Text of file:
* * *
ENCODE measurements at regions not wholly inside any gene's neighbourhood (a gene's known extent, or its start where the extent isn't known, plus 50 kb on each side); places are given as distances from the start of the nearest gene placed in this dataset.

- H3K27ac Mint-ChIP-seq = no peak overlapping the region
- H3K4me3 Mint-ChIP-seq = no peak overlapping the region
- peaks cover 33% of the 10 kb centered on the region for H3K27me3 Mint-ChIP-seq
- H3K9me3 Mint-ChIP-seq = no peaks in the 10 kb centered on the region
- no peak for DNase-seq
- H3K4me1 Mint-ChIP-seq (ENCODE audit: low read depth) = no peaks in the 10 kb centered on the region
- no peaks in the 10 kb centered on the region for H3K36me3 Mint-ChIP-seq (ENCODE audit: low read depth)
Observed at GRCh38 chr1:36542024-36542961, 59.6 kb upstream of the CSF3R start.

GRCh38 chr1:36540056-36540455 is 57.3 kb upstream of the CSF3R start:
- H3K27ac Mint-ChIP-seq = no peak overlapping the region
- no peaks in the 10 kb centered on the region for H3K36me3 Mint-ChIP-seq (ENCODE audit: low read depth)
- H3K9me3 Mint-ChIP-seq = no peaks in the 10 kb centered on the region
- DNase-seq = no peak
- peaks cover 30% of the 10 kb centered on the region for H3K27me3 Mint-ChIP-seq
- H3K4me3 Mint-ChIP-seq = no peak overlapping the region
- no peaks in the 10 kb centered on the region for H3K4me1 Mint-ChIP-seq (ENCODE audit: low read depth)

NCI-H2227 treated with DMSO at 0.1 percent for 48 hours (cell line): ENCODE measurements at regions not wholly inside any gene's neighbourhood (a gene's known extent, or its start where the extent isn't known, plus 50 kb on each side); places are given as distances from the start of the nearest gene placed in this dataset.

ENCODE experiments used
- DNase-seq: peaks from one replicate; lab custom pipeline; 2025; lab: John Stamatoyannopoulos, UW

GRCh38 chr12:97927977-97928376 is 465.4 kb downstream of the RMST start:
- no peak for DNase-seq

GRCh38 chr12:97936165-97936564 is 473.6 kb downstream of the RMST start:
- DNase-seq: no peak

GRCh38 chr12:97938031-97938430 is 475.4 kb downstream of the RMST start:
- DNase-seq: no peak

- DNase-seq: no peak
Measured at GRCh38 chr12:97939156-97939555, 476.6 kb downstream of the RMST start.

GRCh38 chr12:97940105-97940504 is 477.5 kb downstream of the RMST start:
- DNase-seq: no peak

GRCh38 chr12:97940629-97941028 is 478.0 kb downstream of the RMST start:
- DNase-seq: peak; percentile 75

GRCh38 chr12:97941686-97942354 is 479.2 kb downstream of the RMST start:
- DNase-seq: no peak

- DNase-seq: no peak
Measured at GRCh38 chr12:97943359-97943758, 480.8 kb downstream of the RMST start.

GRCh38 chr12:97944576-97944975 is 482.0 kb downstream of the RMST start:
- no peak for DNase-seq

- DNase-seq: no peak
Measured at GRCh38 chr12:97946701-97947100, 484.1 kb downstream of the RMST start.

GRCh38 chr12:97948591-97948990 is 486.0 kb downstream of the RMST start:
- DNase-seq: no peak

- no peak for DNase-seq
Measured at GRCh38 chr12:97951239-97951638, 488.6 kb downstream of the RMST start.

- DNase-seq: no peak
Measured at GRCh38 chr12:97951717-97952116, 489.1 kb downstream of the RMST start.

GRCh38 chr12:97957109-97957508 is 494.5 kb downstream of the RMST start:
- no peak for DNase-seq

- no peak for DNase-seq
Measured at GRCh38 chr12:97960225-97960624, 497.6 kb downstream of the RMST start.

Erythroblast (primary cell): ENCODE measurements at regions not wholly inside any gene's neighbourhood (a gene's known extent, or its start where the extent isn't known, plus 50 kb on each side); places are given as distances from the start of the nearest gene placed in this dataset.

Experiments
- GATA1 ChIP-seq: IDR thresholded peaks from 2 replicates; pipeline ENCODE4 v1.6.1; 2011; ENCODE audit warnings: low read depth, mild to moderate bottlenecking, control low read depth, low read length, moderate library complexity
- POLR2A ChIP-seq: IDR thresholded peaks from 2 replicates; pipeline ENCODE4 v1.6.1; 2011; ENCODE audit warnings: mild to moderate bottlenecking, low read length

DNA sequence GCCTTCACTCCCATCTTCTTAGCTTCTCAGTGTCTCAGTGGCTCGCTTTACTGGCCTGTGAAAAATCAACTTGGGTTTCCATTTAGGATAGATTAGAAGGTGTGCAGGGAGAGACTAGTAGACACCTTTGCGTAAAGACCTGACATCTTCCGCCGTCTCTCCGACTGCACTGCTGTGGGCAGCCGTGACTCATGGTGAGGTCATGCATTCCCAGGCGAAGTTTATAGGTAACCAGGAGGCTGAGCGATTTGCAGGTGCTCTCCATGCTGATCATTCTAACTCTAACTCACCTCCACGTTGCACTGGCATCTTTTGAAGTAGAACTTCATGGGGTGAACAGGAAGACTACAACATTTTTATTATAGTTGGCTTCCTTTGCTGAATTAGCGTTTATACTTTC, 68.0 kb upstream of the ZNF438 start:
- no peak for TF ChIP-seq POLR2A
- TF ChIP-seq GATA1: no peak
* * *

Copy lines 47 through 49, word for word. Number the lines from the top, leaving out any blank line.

GRCh38 chr12:97957109-97957508 is 494.5 kb downstream of the RMST start:
- no peak for DNase-seq

- no peak for DNase-seq